Book Review: Neuromancer

I am finally getting around to posting reviews I read in more recent months!  I actually read this book while I was at the Roller Skating National Championships, so I finished it at the beginning of August.  It was a book my sister had been bugging me to read for months, so I decided it to bring it on the trip just to stop the nagging.  In the end I felt like reading William Gibson’s Neuromancer was time well spent, but I have to admit that the process of getting there was a bit of a brain-bender.

Neuromancer is a novel set in a futuristic Matrix-like world where humans can jack into the vast systems of computer networks to access hidden information.  This book follows the story of Case, once one of the best criminals in the system, who’s career was ended when a former employer destroyed his nervous system.  He is found by Molly, a warrior with enhanced capabilities, who puts him in contact with her employer, and restores his lost abilities with a very experimental surgical procedure.  The remainder of the story follows their adventures as they work to uncover the secrets hidden by the target of their operation: the Tessier-Ashpool business group.

I have to say that, while I enjoyed segments of this book, and while I appreciated the detailed and other-worldly descriptive passages, there were (a lot of) times when I was pondering exactly what was happening.  Sometimes I questioned if I was reading something that was absolute brilliance or total gibberish.  At times I even questioned if I was smart enough to understand what was really happening in this book.  But I continued on to the ending, and I must admit that in the end I was able to find some enjoyment in the book.  There are still sections that I don’t know if I fully understand, and some portions that would make my brain hurt to re-read, but I did think that the end result was worth it.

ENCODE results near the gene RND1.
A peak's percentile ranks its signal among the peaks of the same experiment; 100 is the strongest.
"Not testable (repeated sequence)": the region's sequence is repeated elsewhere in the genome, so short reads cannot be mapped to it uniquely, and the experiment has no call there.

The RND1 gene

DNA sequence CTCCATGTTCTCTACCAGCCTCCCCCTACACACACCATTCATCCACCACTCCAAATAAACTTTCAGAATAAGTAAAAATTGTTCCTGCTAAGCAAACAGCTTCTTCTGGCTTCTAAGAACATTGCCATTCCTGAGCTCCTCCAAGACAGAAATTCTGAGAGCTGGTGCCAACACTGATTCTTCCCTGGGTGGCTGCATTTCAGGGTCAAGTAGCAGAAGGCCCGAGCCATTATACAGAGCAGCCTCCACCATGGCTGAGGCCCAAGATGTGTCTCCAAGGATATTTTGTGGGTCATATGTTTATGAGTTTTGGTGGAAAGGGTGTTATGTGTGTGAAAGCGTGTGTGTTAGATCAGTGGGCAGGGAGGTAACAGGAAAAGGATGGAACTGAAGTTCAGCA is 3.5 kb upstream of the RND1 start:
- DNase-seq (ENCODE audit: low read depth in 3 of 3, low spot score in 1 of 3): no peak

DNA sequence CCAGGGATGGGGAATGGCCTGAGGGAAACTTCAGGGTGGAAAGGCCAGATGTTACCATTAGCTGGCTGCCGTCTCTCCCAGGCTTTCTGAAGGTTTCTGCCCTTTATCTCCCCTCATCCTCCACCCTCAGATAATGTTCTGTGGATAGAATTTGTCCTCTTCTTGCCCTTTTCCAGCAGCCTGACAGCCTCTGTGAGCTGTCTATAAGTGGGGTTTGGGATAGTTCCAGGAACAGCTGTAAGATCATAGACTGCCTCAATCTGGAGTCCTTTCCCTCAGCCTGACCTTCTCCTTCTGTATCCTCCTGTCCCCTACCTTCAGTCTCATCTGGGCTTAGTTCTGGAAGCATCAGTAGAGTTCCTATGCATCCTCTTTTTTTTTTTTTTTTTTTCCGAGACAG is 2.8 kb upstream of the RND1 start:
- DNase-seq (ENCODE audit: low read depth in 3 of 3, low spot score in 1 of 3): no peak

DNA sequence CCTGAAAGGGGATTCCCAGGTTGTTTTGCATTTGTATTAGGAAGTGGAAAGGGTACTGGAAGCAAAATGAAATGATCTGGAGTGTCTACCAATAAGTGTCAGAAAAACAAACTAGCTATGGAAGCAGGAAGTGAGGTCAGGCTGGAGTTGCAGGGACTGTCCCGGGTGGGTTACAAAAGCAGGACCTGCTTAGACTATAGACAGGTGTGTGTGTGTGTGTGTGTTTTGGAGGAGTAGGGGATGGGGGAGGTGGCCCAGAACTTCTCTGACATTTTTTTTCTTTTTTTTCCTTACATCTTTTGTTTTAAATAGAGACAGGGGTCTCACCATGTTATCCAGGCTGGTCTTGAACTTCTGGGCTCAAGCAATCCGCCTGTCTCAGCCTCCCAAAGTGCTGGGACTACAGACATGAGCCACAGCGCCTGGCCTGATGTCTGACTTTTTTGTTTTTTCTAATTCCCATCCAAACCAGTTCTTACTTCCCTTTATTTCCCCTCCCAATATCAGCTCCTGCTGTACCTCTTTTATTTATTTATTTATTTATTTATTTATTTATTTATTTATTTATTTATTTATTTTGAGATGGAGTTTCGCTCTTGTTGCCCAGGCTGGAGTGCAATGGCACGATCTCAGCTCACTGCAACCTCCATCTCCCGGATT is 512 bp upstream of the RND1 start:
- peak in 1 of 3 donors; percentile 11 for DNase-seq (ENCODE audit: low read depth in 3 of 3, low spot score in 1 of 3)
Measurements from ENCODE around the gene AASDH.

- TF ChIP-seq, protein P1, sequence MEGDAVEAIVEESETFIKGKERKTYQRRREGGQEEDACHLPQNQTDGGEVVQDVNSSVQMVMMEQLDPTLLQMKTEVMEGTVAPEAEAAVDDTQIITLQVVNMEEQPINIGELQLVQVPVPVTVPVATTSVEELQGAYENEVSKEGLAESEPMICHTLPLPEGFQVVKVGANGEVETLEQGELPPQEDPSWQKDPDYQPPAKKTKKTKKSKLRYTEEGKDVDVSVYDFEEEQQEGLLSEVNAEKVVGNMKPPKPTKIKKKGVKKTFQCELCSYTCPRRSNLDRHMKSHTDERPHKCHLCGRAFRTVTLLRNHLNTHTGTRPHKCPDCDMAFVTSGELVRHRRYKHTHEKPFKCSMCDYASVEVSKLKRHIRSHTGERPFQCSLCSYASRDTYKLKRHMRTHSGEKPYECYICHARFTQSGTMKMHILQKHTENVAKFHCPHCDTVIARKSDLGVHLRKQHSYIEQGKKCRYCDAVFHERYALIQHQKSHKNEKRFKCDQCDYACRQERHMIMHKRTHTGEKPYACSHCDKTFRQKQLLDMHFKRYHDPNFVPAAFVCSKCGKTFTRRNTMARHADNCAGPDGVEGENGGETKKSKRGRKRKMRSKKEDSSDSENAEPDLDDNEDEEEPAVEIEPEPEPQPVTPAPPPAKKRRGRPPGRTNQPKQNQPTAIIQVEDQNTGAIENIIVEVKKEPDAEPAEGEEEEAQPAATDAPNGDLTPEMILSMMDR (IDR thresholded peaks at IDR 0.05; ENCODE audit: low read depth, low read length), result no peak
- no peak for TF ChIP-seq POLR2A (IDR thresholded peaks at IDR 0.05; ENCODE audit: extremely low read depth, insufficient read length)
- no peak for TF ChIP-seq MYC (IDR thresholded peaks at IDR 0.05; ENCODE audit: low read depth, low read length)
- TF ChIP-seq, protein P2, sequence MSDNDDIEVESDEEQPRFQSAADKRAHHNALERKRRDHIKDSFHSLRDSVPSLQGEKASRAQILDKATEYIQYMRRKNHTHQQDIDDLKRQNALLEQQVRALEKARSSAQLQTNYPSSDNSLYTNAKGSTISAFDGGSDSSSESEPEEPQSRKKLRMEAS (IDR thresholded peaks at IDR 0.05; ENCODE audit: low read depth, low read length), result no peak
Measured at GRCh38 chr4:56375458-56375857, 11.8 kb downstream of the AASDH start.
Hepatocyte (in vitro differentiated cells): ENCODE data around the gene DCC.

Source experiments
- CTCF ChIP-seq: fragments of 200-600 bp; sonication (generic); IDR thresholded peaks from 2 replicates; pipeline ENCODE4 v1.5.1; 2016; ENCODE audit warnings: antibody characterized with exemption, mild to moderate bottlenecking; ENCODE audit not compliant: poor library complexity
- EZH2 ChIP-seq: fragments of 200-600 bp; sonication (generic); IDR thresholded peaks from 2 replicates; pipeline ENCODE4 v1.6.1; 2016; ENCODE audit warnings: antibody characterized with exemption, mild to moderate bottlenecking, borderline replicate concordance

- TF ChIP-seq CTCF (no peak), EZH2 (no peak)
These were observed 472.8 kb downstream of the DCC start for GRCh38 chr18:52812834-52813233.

I don’t know if this story is for everyone – the techno-babble and and convoluted plot could be a turn-off for a lot of readers – but I do think fans of the science fiction genre will enjoy this book.  The descriptive passages allow the reader to imagine some rather unique and stunning visuals, but a lot of this writing is wedged between long segments describing the almost indecipherable descriptions of the world’s technology.  I did like this gritty, non-utopian view of the future, and I can appreciate that this writing style forces the reader to be fully immersed in this world.  On the other hand, I don’t know if the characters or plot are as complex or well-rounded as I would like them to be.  I can’t deny that this novel has an important place in the genre, but I don’t think I would consider this one of my favorite science fiction novels, though it was definitely a very interesting read.  I am glad I spent the time to read it myself, but unless you are a real science fiction buff I don’t know that I would recommend it to others.

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